In the two decades following the establishment of the state of Israel, approximately 850,000 Jews were forcibly driven out of Arab lands. Their expulsion marked the beginning of the end of 2,500 years of Jewish life in North Africa, the greater Middle East, and the Persian Gulf. Until recently, their story has been largely unrecognized and untold in the English-speaking world. That is the task undertaken by the British historian Martin Gilbert, known for his multi-volume biography of Winston Churchill and many works on Jewish history, in his new book, In Ishmael's House: A History of Jews in Muslim Lands.
Ambitious to a fault, Gilbert begins his saga a full millennium before the birth of Muhammad in the late 6th century C.E., and by the end of his first 100 pages has covered the first centuries of Islam, the age of the Crusaders, and the spread of the Ottoman empire. The remaining two-thirds of the book are devoted to the past 100 years. Here he traces the competition between the Jewish and Arab national movements during World Wars I and II, the various reactions to the 1947 UN partition resolution and the creation of Israel, Jewish life in Muslim lands since 1948, and the integration of Jews from Muslim lands into Western countries and, of course, Israel.
What saves Gilbert's narrative from a deadly superficiality, if not always from monotony, is his tight focus. Throughout, he poses one question to his material: was the Jewish minority protected, or persecuted? When Muslim rulers treated their Jews as a "protected people," the Jews, he shows, repaid the favor by contributing immensely to Muslim culture and society. When the Jews were persecuted, not only they but the society they lived in suffered. By proceeding in this fashion, Gilbert succeeds in exploding the myth, manufactured by Islamic ideologues and peddled by left-wing apologists, to the effect that pre-modern Jews always lived harmoniously with their Muslim hosts. Sometimes this was the case; often it was not.
Another virtue of Gilbert's panoramic treatment is that it helps the reader to see patterns missed by more detailed studies. Take the much-written-about case of Haj Amin al-Husseini, one of the more poisonous figures to have emerged in the 20th century's plethora of world-class thugs, gangsters, despots, and tyrants. From the beginning of his career, this "Grand Mufti of Jerusalem" was closely associated with the radical Muslim Brotherhood. In 1929 he orchestrated the Arab-Muslim pogroms in which the ancient Jewish community of Hebron was massacred. In 1937, moving on to Baghdad, he helped stir up the passions that ultimately issued in a two-day anti-Jewish pogrom. While in Iraq he also initiated contacts with Nazi Germany, and in 1941, now living in Berlin, he created a Muslim SS division to abet Hitler's war in Bosnia.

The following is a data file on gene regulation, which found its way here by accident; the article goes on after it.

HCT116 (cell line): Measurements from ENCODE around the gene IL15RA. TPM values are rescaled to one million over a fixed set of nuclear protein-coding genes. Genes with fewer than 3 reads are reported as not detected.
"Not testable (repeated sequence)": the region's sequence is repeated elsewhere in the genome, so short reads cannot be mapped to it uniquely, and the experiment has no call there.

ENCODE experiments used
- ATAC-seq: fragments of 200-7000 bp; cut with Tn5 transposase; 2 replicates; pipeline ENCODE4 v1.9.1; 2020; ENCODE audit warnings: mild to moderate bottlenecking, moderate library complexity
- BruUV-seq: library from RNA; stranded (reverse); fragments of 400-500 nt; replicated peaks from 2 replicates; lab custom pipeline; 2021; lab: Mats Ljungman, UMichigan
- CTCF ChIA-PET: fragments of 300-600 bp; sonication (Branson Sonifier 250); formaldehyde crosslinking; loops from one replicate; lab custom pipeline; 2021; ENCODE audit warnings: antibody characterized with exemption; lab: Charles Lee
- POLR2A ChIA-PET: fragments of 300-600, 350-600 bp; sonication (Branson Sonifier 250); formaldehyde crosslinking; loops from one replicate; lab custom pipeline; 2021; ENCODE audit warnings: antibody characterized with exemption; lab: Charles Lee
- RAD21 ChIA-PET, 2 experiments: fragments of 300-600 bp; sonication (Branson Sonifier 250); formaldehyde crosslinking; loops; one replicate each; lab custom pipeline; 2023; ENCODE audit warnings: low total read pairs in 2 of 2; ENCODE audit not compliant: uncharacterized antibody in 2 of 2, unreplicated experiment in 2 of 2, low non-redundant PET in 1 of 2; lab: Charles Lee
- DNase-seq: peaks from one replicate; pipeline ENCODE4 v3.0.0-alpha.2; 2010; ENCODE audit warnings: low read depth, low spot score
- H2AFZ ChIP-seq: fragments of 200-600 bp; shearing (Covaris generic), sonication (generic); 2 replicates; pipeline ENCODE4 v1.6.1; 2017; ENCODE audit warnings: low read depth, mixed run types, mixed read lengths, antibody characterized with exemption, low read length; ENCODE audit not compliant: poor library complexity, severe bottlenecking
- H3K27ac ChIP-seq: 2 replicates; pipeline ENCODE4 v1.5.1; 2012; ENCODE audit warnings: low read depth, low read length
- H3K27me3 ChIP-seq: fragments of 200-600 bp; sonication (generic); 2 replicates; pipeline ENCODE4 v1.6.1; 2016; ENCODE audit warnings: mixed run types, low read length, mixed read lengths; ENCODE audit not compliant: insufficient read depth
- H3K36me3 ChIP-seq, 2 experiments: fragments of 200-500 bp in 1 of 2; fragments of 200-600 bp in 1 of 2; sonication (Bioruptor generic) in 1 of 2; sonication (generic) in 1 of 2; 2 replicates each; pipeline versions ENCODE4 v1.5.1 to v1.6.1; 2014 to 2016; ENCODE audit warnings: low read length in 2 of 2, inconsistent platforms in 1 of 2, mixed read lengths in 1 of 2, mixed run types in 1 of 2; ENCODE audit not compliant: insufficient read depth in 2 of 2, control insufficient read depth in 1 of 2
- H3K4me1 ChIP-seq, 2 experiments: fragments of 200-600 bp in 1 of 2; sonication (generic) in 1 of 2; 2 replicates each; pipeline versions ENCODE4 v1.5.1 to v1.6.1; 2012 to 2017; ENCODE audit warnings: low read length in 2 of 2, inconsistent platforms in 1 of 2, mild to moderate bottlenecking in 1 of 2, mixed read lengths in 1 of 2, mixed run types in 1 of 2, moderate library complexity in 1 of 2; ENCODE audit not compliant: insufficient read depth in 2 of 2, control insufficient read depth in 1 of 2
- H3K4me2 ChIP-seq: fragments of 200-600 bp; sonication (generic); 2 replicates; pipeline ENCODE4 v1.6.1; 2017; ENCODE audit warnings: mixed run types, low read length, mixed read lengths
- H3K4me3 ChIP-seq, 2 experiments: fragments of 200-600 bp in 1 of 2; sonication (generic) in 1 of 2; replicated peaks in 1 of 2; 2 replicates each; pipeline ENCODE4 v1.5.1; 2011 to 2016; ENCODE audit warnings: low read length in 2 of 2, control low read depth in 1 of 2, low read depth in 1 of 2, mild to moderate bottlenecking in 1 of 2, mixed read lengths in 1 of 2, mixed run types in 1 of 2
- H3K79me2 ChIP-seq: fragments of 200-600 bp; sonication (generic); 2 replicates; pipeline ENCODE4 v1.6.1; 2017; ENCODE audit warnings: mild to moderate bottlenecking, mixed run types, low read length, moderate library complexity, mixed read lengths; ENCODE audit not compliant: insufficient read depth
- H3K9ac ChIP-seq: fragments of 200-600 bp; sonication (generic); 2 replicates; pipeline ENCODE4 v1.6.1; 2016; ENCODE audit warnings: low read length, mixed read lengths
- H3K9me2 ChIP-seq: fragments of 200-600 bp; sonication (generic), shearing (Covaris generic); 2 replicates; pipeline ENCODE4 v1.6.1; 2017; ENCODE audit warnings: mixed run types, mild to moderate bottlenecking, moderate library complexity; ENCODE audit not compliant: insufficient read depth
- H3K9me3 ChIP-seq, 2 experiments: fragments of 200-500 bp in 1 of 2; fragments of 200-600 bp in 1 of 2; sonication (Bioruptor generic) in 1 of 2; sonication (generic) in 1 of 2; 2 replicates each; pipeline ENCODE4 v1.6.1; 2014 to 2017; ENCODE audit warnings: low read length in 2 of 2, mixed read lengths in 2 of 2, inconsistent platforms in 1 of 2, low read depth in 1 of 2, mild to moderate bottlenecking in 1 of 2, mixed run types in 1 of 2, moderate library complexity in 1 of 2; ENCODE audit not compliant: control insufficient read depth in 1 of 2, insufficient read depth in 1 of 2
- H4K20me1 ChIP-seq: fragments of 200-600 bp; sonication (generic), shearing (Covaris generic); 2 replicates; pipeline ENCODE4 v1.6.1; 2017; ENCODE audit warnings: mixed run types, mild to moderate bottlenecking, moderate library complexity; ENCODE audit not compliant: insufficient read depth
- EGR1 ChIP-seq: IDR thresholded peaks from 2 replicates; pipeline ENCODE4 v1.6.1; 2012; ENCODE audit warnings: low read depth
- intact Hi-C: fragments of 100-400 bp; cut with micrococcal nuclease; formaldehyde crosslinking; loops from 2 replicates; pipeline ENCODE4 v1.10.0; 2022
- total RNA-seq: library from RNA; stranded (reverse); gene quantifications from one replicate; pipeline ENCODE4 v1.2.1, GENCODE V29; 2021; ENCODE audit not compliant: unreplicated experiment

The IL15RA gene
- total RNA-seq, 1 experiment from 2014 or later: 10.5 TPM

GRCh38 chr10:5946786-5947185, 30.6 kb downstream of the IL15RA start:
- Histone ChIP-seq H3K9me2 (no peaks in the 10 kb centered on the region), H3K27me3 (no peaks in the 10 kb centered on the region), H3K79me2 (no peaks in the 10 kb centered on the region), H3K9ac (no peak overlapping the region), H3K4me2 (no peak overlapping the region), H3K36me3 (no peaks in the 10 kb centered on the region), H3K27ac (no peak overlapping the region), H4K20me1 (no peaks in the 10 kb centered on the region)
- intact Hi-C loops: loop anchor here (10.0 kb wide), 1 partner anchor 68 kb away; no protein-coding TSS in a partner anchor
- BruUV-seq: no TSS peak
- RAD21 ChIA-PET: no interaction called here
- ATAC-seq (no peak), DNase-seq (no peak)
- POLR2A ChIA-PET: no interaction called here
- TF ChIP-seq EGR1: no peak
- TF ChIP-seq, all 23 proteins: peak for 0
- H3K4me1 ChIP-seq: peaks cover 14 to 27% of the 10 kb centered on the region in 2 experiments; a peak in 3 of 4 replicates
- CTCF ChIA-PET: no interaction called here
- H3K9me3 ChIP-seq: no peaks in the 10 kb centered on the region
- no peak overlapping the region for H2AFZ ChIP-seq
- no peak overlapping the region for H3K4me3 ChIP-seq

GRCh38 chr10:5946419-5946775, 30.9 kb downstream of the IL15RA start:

Gilbert's bird's-eye conspectus of Husseini's career prompts a number of questions. One has to do with the relatively recent emergence of the terrorist group Hamas on the Palestinian political scene. Hamas is a branch of the same Muslim Brotherhood to which Husseini adhered, and it is worth recalling that, during the 20's and 30's, Palestinian opposition to Zionism was indeed deeply Islamic in character. From this larger perspective, might the rise of Hamas be more correctly seen as a re-emergence, and the previous dominance of the Palestinian movement by the PLO—another extremist organization but a secular nationalist one—as but a passing interval in an essentially Islamist continuum?
Another question pertains specifically to Iraq. Gilbert describes how deeply Nazi agitation had penetrated Iraqi society in the 1930's, even before Haj Amin al-Husseini's arrival. The mufti's soft spot for Nazi-style anti-Semitism only added to the mix. Post-World War II Iraq was known for state brutality, and one can't help wondering about the Nazi contribution to it. In one particularly grotesque case from 1969—ten years before Saddam founded his sadistic regime—nine Iraqi Jews were hanged on trumped-up charges; a national holiday was declared and a million people went to see the bodies—as Gilbert writes, "dancing, chanting, and even picnicking." How can one account for this sort of frenzied mass barbarism, unparalleled in the rest of the Arab-Islamic world? Gilbert notes that even the Egyptian government, an ardent enemy of Israel, felt compelled to protest.
Academic historians will surely find much to criticize in Gilbert's book. Although the work is copiously footnoted, his favorite source appears to be the Encyclopaedia Judaica, not your standard scholarly fare. But academic criticism has blinded itself to the crucial role that general histories play in educating the public, a role even more necessary in an age when too many historians conceive their mission as the "deconstruction" of overarching narratives. In Ishmael's House is a clear account of an important story, and whatever its deficiencies, Gilbert is to be thanked for writing it.
A final word should be added regarding the cultural significance of the work. In his chapter on the absorption of Jews from Muslim lands into Israeli society, Gilbert quotes a Jewish Israeli public figure who proudly declares, "I am an Arab. . . . My language is Arabic, I'm a Jew but I'm Arabic." An Arabic Jew? Many Western Jews, accustomed to the capsule phrase "Arab-Israeli conflict," are likely to find such a conjunction strange, if not unintelligible. But, with exceptions, most Western Jews haven't been exposed to eastern Jewish cultures. By contrast, to many who come from the Arab world, or whose parents came from the Arab world, Arab culture is as integral to their identity as Yiddish is to the identity of Ashkenazim. If Martin Gilbert's book increases awareness of the Arab dimension of Jewish identity, it will not only have enhanced historical understanding but have contributed significantly to Jewish cultural life.
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